• MGM's own films will follow this release pattern.
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    Starz is really going to have to ramp up their production of originals if Lionsgate wants to compete in the streaming realm.
     
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  2. NashGuy

    NashGuy Well-Known Member

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    Nice chart. There are a couple of additional wrinkles to the info you have documented here. The first is that Epix has, for years now, shared their pay-1 window for theatrical films with larger streaming services, first Netflix and then Prime Video and Hulu. The Netflix deal ran from 2010 to 2015. The deals with Amazon and Hulu began in 2012 and 2015, respectively, and appear to still be going, at least for films released through 2020. Ninety days after new films debut on Epix, they become available on both Prime Video and Hulu.

    Given that Epix now has a deal in place with Paramount+ for the two services to share the pay-1 window on films released in 2021-23 from both of Epix's supplier studios, Paramount and MGM, I'm not sure if Epix's deals with Amazon and Hulu are still going for films released this year. I've never seen any end dates mentioned for the Epix deals with Amazon or Hulu.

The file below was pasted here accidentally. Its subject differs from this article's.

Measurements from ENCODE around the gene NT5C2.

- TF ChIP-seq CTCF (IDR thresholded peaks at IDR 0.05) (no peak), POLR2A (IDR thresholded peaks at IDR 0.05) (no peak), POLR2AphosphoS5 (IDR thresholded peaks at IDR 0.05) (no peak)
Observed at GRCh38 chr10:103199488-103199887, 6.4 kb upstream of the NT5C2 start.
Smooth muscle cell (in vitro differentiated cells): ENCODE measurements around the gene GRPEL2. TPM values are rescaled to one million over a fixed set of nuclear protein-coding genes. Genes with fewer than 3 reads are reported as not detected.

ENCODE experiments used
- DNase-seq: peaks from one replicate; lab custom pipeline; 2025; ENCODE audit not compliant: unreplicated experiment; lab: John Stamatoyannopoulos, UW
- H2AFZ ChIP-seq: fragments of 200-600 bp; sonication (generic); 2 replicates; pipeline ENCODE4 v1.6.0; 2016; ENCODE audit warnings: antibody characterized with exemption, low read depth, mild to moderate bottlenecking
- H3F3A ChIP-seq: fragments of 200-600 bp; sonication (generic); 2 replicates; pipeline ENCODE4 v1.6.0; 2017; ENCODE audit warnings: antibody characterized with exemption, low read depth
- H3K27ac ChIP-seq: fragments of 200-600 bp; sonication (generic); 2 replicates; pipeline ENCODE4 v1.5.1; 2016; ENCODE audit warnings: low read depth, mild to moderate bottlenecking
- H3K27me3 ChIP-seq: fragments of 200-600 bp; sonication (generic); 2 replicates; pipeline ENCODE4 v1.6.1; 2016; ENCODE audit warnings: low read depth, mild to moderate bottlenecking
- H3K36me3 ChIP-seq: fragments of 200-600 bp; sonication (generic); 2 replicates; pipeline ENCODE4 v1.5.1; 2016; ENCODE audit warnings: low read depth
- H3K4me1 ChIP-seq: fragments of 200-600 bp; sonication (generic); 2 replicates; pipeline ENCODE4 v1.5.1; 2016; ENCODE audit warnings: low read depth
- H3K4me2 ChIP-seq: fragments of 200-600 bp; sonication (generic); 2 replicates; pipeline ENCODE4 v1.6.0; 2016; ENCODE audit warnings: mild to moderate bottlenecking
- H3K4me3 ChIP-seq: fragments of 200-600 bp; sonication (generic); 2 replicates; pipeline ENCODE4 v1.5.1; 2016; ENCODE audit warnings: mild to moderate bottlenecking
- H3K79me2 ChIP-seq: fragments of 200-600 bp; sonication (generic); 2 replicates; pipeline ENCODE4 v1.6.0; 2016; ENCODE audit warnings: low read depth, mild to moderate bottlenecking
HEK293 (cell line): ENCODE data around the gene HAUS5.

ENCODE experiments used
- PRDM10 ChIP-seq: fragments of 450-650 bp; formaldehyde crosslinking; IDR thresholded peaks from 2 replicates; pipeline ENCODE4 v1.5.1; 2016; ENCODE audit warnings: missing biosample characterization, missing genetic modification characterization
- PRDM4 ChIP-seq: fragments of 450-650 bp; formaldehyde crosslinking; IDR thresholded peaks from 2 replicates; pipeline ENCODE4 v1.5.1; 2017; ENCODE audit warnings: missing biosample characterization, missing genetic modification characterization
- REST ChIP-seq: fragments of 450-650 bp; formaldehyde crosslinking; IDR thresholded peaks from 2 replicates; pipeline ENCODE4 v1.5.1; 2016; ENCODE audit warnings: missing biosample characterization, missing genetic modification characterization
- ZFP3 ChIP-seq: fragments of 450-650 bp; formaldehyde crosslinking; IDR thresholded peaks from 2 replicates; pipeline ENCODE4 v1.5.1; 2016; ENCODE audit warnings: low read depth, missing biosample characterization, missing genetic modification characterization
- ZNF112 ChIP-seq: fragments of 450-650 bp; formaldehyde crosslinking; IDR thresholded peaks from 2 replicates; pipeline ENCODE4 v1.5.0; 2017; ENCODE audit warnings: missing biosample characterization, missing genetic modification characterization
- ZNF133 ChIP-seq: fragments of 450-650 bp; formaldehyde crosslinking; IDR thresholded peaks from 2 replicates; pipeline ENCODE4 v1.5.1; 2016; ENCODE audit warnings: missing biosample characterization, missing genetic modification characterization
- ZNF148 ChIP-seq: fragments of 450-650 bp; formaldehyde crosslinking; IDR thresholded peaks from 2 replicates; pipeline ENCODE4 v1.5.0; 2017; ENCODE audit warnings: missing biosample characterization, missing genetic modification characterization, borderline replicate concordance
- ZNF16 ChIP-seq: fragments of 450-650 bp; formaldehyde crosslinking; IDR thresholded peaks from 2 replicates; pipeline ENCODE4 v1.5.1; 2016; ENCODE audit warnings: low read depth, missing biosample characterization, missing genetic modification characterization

The second thing I'd point out is that Lionsgate has a subsidiary studio called Summit, which has its own separate output deal in place with HBO that covers theatrical releases through the end of 2022. So while films released under the Lionsgate banner starting in 2022 will indeed switch to Starz for their subsequent pay-1 window, that won't be true for Summit releases until the start of 2023.

    I'm not sure how much the upcoming changes will hurt Starz. Their flow of recent pay-1 theatrical films has been pretty meager for awhile now since it has relied solely on Sony. Soon it will rely solely on Lionsgate.